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Originally played in polka bands throughout Germany and the former Czechoslovakia, as well as in military bands in Italy, the instrument has migrated to find its home today in Catalonia. Favored over other valved low brass for its haunting mellow tone and bell front projection, the fiscorn quickly became an essential instrument of the cobla band, along with the tenora, tible and flabiol. While the instrument has been dropped from most music ensembles for intonational concerns, the instrument's powerful baritone voice has no counterpart, (save perhaps the piston-valved marching baritone), in the organology. The forward-projected sound makes a pair of fiscorns the most suitable two instruments to join the shrill Catalan shawms (tenoras and tibles) and flabiol pipe, together with trumpets and trombone in the outdoor town-square setting where the cobla bands play for sardana dancers.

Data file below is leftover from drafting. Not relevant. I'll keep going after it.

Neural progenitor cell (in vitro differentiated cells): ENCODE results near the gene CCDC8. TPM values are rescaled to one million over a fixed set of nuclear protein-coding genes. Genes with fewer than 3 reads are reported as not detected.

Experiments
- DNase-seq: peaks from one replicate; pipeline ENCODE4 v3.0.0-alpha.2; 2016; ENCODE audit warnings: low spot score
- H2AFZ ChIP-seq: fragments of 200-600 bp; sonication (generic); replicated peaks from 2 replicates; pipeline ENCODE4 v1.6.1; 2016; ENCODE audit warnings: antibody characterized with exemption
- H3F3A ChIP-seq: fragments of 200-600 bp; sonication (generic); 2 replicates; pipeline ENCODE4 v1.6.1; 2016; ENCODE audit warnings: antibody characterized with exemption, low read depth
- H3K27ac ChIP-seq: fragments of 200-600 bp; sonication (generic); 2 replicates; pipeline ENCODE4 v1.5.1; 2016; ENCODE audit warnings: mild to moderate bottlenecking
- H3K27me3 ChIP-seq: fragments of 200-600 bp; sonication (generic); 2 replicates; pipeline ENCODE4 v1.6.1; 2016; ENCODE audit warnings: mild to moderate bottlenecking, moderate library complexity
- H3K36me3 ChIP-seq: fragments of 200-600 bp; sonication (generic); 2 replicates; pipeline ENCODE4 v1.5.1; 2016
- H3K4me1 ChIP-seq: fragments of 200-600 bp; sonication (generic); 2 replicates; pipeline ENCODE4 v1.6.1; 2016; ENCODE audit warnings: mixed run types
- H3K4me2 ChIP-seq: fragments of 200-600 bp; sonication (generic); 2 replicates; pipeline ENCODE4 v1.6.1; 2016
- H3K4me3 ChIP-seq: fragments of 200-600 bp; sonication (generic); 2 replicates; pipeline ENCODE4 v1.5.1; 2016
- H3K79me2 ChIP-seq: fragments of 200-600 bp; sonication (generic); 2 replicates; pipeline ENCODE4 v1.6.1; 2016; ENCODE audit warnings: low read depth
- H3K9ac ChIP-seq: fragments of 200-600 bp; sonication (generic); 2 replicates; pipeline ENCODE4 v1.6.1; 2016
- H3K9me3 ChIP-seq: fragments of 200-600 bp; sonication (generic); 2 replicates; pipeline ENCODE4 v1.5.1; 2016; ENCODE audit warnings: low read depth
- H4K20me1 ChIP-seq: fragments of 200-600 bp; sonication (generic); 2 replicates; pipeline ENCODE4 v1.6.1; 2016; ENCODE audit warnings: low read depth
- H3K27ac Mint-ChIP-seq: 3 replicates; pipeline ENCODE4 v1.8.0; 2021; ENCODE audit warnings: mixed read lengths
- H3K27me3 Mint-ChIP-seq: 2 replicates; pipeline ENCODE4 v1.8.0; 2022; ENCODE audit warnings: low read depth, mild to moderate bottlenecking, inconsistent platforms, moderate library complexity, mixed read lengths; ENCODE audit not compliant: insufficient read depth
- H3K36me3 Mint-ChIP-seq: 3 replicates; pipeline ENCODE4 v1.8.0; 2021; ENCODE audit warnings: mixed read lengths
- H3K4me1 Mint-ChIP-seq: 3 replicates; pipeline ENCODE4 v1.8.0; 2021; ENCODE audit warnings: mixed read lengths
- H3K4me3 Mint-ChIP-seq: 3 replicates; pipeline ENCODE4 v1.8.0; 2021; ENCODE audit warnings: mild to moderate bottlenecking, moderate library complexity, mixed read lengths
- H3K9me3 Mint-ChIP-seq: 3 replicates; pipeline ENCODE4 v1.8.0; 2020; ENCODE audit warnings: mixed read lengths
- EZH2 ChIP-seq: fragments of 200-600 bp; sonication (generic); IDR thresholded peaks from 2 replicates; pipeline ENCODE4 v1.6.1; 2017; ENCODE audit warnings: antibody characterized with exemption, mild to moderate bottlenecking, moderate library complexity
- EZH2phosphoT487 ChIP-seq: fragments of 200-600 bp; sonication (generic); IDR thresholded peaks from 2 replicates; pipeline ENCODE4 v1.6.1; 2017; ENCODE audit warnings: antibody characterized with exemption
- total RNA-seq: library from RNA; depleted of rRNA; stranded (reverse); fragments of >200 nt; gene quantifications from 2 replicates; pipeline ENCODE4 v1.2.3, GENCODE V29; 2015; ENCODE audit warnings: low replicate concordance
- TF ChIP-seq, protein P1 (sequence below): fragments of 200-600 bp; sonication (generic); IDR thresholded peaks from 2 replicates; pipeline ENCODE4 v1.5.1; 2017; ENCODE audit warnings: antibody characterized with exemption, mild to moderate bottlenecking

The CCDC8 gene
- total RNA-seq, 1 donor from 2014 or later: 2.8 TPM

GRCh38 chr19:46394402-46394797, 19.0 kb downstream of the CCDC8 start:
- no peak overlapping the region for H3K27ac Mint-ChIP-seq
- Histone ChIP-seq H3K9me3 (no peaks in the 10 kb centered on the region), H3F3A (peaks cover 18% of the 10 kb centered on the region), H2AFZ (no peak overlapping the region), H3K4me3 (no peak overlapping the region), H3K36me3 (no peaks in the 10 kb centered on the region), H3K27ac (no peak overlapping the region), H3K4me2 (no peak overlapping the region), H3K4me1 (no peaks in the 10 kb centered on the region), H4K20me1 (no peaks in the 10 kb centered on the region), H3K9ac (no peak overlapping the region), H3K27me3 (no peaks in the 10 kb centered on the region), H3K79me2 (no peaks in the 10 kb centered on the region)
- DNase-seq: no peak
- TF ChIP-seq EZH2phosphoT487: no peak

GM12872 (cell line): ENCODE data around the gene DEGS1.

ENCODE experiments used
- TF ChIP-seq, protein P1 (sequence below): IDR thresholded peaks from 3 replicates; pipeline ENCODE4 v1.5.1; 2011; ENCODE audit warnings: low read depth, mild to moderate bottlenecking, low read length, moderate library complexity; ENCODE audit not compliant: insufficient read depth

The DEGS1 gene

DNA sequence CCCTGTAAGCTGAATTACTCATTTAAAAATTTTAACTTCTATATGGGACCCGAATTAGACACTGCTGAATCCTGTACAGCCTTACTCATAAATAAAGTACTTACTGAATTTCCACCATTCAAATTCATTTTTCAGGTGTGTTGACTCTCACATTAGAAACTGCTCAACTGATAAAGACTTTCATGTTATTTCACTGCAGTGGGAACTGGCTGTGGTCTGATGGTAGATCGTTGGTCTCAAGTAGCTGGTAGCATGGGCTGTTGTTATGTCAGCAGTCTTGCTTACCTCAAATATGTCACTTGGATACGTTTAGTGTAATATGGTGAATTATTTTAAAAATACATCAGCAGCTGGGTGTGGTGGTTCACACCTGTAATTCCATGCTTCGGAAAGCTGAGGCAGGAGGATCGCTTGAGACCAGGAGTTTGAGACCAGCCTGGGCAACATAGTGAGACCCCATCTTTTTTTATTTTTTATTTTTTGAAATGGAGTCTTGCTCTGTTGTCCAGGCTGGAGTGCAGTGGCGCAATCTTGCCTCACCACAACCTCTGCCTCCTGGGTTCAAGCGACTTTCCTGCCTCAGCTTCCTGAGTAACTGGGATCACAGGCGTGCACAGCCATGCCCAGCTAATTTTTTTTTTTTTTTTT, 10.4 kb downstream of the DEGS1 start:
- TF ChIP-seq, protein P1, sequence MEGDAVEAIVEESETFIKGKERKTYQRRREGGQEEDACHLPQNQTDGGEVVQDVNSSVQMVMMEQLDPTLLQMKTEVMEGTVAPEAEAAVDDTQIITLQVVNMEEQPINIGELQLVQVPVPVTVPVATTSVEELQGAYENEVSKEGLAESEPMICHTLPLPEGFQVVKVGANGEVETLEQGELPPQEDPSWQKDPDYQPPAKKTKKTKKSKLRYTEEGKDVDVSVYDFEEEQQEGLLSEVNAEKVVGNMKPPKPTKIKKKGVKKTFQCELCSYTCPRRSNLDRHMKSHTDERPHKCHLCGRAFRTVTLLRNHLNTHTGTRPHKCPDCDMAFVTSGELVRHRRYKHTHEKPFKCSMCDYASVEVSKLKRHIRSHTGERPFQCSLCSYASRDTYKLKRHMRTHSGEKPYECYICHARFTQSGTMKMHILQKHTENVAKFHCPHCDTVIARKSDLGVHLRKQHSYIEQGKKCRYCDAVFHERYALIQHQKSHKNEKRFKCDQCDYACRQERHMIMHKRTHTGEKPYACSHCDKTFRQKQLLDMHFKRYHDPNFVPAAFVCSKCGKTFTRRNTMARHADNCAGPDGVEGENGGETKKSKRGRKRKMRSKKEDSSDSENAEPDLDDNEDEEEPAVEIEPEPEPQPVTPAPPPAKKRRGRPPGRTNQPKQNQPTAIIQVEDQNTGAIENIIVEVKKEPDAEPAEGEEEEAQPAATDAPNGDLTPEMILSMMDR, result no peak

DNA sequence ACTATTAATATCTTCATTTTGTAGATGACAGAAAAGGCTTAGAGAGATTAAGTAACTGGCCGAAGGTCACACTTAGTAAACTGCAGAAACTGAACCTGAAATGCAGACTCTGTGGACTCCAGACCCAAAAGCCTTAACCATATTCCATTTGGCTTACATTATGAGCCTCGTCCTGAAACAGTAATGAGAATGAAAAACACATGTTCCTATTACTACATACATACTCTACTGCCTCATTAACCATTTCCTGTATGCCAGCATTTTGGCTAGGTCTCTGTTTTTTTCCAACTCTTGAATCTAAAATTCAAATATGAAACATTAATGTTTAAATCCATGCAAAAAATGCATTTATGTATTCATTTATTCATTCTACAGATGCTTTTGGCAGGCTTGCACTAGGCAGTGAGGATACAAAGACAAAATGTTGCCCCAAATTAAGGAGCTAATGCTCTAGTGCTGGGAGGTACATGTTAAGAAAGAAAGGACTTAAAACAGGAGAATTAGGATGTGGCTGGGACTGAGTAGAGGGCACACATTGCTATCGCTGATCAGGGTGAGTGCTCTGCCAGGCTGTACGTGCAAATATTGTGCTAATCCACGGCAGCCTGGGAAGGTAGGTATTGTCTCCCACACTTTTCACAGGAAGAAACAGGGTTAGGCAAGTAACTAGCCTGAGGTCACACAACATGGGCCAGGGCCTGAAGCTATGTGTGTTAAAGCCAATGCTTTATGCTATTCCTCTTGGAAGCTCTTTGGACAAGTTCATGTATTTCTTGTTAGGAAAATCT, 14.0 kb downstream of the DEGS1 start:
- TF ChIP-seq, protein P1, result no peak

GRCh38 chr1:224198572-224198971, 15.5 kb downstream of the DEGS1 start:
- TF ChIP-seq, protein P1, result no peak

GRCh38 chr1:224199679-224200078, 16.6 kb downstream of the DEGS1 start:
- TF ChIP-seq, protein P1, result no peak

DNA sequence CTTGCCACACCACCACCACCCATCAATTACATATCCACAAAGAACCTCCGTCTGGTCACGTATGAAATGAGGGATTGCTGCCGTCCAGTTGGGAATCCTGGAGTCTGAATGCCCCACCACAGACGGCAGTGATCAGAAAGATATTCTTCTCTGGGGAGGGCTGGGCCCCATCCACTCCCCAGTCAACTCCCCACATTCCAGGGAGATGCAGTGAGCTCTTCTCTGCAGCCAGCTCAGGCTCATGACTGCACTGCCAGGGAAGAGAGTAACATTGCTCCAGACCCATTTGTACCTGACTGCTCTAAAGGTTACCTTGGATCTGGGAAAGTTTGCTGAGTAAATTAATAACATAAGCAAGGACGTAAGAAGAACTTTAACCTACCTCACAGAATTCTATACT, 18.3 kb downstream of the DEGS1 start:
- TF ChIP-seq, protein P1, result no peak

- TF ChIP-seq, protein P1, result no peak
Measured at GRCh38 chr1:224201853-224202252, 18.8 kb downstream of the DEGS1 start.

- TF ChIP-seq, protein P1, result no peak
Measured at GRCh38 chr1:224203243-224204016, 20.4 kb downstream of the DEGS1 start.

While the instrument is often played by trombonists, its conical nature is easily mastered by tuba or euphonium players. Several instrument manufacturers have attempted to solve the intonational discrepancies of the instrument in recent years, with a varied success. The instrument is taught throughout Catalonia, most notably in the traditional music departments of the ESMUC (Catalonia College of Music) in Barcelona and at the CRR (Conservatoire à rayonnement régional) in Perpignan, France.